Several years ago when I first got started getting serious about photography, my buddies Ryan and Kevin convinced me to forego a kit lens and instead purchase a 50mm lens. That decision was directly responsible for lighting a fire beneath my feet, photographically speaking, and immediately opened my eyes to the vast world in front of me that I was suddenly able to capture in my camera how I saw it in my mind. I always wanted to experiment with shooting in low light, isolating my subject, getting tack-sharp portraits, and of course get those oh-so-blurry backgrounds but until I got that Nifty Fifty I thought some kind of secret alchemy was required that only True Photographers possessed. Turns out all you need is a 50mm lens*
The more I used my D200 + 50mm lens, the more excited I got at the possibilities it offered to me as a photographer. However, one thing continued to confound me and not too long after I got started with photography I, somewhat infamously, told Ryan that a 50mm lens is ill-suited for wildlife photography. In fact I could have hardly been further from the truth, and Ryan told me as much at the time, but ever the over-eager newbie I, over the next few years, tried my best to prove myself right. Thing is, I was wrong. The 50mm lens is great for wildlife photography, depending on the type of wildlife you want to photograph.
Case in point: today’s image of a turtledove peacefully resting in a nest. Could I have used a telephoto lens to get this shot? Sure, but that would have given me a more limited field of view compared to the comparatively wide angle afforded by a 50mm lens. All it took for me to get this image was patience and a bit of creativity, the limitations of a 50mm lens notwithstanding. Like so many photographic situations, it’s not the gear you have (or don’t have) but how you use it that matters, and a 50mm lens (or any lens, for that matter) can be perfectly suited to wildlife, landscape, sports, portrait, or any other type of photography so long as you are aware of its capabilities and limitations and allow yourself to work within that space.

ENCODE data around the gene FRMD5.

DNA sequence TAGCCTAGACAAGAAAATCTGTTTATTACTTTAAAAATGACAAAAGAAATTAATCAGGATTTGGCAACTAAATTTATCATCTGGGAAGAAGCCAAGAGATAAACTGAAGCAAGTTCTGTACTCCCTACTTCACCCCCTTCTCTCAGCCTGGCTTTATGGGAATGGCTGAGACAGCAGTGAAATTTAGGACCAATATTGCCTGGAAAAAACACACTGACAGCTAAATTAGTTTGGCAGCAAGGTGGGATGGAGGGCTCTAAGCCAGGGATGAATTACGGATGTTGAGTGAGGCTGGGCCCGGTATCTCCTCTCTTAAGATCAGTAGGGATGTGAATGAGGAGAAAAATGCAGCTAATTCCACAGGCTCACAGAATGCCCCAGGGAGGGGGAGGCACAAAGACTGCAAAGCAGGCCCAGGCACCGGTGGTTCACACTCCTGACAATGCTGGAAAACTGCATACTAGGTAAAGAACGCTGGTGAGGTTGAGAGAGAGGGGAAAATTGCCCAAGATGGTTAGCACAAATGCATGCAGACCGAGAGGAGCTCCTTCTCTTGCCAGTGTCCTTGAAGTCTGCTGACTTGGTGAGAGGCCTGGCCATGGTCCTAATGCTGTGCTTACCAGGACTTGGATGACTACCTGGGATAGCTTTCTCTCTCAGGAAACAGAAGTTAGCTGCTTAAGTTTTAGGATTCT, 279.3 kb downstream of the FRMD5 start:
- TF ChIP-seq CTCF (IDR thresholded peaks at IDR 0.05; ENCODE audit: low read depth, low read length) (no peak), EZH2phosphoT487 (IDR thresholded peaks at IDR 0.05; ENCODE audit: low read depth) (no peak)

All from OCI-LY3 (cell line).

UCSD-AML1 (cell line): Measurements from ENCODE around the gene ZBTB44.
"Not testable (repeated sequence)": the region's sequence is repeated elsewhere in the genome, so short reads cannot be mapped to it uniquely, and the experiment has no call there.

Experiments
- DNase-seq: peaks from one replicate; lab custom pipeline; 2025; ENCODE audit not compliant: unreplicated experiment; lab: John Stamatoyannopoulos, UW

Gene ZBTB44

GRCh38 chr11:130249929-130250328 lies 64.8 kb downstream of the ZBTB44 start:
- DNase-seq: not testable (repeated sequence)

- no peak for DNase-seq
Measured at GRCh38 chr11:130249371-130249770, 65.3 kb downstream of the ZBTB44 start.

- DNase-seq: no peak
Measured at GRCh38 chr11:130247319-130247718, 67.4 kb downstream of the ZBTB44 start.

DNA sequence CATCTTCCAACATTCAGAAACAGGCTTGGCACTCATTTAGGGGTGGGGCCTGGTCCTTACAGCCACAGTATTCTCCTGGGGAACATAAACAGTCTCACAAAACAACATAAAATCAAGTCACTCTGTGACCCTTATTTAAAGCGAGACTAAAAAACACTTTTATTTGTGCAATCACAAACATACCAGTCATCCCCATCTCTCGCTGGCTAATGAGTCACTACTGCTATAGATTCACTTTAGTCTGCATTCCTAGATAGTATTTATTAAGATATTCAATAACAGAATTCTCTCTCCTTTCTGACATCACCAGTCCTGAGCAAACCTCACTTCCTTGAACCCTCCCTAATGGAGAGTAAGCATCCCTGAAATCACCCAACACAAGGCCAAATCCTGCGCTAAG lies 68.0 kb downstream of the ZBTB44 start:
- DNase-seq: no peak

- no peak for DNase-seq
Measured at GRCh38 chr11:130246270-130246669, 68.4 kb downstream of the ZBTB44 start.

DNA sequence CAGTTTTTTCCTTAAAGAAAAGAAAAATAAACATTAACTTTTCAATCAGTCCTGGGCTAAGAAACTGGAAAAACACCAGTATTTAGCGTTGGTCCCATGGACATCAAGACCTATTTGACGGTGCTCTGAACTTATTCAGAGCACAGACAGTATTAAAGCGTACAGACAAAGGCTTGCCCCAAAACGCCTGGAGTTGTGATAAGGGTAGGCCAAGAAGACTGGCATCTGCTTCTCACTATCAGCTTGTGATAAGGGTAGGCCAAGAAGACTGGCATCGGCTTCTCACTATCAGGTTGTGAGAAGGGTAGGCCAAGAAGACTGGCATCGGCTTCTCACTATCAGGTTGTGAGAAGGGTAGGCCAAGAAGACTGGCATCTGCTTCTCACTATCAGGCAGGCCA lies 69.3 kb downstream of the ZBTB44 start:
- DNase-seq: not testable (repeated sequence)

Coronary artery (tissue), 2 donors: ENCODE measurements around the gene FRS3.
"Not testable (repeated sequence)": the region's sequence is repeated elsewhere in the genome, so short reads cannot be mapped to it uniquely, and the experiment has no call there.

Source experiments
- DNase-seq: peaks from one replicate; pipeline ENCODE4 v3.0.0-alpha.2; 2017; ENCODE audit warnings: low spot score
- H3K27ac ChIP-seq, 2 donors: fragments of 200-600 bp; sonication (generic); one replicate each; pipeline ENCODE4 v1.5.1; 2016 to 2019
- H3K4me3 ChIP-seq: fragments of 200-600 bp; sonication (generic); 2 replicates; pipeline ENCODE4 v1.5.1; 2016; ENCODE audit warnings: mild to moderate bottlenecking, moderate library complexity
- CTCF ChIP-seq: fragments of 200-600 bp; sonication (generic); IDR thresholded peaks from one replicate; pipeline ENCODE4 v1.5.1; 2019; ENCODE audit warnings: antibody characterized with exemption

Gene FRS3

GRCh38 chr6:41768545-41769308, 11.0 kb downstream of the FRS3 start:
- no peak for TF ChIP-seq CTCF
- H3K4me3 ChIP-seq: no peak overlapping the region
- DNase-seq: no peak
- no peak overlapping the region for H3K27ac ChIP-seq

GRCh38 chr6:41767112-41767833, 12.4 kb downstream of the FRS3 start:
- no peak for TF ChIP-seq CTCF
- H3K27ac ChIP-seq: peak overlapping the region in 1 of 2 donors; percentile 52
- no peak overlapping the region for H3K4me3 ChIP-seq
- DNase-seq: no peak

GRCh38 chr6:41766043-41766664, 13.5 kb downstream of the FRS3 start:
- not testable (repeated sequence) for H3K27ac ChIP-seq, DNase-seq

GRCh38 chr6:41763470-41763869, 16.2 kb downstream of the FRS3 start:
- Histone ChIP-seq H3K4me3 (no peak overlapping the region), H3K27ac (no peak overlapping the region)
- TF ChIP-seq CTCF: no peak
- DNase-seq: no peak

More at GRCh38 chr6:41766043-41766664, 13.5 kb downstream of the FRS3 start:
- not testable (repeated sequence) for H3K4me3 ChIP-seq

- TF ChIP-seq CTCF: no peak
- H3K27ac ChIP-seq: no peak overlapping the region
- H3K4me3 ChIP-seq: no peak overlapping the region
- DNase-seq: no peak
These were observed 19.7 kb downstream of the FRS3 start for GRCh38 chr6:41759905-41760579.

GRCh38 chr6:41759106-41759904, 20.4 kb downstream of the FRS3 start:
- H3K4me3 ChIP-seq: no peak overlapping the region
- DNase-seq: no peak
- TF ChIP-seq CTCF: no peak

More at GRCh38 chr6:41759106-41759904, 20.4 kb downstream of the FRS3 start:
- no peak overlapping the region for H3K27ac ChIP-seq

Would a 50mm lens be ideal for getting close-up shots of lions while on safari? No, probably not. But could it capture lions on the horizon silhouetted against a sunset? Most definitely. Would a 50mm lens be ideal for getting tack-sharp images of a kingfisher diving for prey beneath the water? Not at all. But would it work to capture an intimate close-up of a turtledove sitting on her nest? Absolutely. This photo was taken right next to my house and the bird you see has gotten pretty used to a continual buzz of activity from my kids playing in the yard, which is probably why she didn’t mind when I climbed atop a stepstool just a few feet from her nest. She didn’t flinch much when I scooted closer…closer…closer with my camera while firing off a couple dozen shots. I even got down and moved the stepstool to reframe the shot, and she just sat quietly the whole time.
I guess my point is that this picture illustrates the same point I’ve been trying to make to myself for years here on Weekly Fifty: it’s important to know your limitations and then learn how to work within them to get the shots you want. Even if you don’t think the shots you want are possible, they probably are. It just might take a bit of patience and creativity :)